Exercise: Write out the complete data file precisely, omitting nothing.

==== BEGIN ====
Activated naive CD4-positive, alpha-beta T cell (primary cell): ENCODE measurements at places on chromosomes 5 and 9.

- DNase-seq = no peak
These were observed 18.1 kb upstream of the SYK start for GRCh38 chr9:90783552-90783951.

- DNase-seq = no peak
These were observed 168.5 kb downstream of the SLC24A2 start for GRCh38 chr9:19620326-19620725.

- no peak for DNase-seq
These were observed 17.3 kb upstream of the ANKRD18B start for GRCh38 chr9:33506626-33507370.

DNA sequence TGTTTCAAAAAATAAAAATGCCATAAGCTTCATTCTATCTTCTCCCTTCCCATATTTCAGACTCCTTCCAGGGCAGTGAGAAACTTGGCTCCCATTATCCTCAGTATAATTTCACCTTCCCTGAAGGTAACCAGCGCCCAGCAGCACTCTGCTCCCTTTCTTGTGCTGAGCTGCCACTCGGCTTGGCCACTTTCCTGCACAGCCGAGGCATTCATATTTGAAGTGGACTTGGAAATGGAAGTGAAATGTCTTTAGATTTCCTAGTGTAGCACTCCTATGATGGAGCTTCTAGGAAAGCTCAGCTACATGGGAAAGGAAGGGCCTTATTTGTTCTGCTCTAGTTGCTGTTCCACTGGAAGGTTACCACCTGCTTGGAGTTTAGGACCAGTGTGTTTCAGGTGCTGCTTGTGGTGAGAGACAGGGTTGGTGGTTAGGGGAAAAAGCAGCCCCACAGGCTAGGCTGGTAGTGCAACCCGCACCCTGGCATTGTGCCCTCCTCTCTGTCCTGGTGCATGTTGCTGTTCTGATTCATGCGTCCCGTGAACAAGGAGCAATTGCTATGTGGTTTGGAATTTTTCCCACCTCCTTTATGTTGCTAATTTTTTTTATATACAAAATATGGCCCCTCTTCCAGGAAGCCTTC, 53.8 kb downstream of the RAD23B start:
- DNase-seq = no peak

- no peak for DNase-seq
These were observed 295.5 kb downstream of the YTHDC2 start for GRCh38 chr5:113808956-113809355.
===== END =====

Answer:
Activated naive CD4-positive, alpha-beta T cell (primary cell): ENCODE measurements at places on chromosomes 5 and 9.

- DNase-seq = no peak
These were observed 18.1 kb upstream of the SYK start for GRCh38 chr9:90783552-90783951.

- DNase-seq = no peak
These were observed 168.5 kb downstream of the SLC24A2 start for GRCh38 chr9:19620326-19620725.

- no peak for DNase-seq
These were observed 17.3 kb upstream of the ANKRD18B start for GRCh38 chr9:33506626-33507370.

DNA sequence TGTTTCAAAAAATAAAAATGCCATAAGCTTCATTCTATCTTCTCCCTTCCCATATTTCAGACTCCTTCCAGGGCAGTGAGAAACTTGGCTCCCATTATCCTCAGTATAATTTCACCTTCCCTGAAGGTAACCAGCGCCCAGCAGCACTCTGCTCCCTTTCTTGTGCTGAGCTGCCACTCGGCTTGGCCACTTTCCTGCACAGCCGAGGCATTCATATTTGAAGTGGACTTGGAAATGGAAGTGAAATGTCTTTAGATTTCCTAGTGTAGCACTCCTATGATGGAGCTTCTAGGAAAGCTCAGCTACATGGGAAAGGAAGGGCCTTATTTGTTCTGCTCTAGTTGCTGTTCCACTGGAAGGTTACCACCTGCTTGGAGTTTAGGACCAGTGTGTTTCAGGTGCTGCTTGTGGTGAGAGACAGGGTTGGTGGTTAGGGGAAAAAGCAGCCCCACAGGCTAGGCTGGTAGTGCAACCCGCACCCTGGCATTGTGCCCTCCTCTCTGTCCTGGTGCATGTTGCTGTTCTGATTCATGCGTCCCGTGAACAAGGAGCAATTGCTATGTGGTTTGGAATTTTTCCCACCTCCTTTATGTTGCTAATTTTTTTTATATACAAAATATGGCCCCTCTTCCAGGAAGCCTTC, 53.8 kb downstream of the RAD23B start:
- DNase-seq = no peak

- no peak for DNase-seq
These were observed 295.5 kb downstream of the YTHDC2 start for GRCh38 chr5:113808956-113809355.